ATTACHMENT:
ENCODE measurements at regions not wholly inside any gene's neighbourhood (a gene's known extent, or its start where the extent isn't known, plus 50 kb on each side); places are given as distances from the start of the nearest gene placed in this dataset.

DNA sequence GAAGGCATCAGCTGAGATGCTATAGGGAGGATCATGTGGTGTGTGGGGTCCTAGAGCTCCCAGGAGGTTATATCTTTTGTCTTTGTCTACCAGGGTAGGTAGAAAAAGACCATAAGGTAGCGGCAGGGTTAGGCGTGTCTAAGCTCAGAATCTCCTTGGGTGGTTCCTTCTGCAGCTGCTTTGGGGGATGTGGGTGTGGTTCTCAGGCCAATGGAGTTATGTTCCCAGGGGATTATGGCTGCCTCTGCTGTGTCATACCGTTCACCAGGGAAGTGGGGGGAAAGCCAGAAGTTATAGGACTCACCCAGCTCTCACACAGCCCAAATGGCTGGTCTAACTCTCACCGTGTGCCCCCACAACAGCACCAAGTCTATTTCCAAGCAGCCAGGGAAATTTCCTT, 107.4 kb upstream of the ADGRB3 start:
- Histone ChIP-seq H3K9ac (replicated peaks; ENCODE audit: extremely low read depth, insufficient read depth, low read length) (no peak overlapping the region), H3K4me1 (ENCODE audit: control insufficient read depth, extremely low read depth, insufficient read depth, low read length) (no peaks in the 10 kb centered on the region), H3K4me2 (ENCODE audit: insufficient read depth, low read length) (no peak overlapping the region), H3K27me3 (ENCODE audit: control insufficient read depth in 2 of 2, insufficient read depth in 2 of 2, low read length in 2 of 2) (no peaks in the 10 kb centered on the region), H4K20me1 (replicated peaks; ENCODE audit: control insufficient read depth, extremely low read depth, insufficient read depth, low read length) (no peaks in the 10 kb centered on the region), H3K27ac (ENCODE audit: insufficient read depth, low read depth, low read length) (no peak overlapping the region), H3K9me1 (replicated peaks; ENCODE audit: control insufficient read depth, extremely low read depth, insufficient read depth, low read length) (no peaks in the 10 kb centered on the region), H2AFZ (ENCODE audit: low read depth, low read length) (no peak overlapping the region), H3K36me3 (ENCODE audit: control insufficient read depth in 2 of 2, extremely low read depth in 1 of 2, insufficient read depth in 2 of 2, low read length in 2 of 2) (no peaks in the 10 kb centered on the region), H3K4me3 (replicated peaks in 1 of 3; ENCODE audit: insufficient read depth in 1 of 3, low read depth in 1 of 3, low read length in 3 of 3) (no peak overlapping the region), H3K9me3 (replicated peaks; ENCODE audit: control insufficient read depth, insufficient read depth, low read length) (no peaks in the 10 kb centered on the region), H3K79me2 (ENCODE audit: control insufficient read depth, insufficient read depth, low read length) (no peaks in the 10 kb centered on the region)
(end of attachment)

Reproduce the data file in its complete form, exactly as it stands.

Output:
ENCODE measurements at regions not wholly inside any gene's neighbourhood (a gene's known extent, or its start where the extent isn't known, plus 50 kb on each side); places are given as distances from the start of the nearest gene placed in this dataset.

DNA sequence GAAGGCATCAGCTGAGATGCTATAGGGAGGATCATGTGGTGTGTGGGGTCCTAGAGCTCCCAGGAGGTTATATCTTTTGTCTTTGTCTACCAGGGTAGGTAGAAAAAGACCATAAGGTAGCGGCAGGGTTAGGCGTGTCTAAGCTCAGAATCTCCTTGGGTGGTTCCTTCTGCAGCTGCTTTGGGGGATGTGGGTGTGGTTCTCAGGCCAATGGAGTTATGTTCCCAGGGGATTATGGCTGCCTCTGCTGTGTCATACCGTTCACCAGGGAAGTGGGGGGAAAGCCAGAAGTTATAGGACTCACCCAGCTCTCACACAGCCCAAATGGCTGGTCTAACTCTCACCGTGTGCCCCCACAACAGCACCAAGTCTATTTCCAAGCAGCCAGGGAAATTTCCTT, 107.4 kb upstream of the ADGRB3 start:
- Histone ChIP-seq H3K9ac (replicated peaks; ENCODE audit: extremely low read depth, insufficient read depth, low read length) (no peak overlapping the region), H3K4me1 (ENCODE audit: control insufficient read depth, extremely low read depth, insufficient read depth, low read length) (no peaks in the 10 kb centered on the region), H3K4me2 (ENCODE audit: insufficient read depth, low read length) (no peak overlapping the region), H3K27me3 (ENCODE audit: control insufficient read depth in 2 of 2, insufficient read depth in 2 of 2, low read length in 2 of 2) (no peaks in the 10 kb centered on the region), H4K20me1 (replicated peaks; ENCODE audit: control insufficient read depth, extremely low read depth, insufficient read depth, low read length) (no peaks in the 10 kb centered on the region), H3K27ac (ENCODE audit: insufficient read depth, low read depth, low read length) (no peak overlapping the region), H3K9me1 (replicated peaks; ENCODE audit: control insufficient read depth, extremely low read depth, insufficient read depth, low read length) (no peaks in the 10 kb centered on the region), H2AFZ (ENCODE audit: low read depth, low read length) (no peak overlapping the region), H3K36me3 (ENCODE audit: control insufficient read depth in 2 of 2, extremely low read depth in 1 of 2, insufficient read depth in 2 of 2, low read length in 2 of 2) (no peaks in the 10 kb centered on the region), H3K4me3 (replicated peaks in 1 of 3; ENCODE audit: insufficient read depth in 1 of 3, low read depth in 1 of 3, low read length in 3 of 3) (no peak overlapping the region), H3K9me3 (replicated peaks; ENCODE audit: control insufficient read depth, insufficient read depth, low read length) (no peaks in the 10 kb centered on the region), H3K79me2 (ENCODE audit: control insufficient read depth, insufficient read depth, low read length) (no peaks in the 10 kb centered on the region)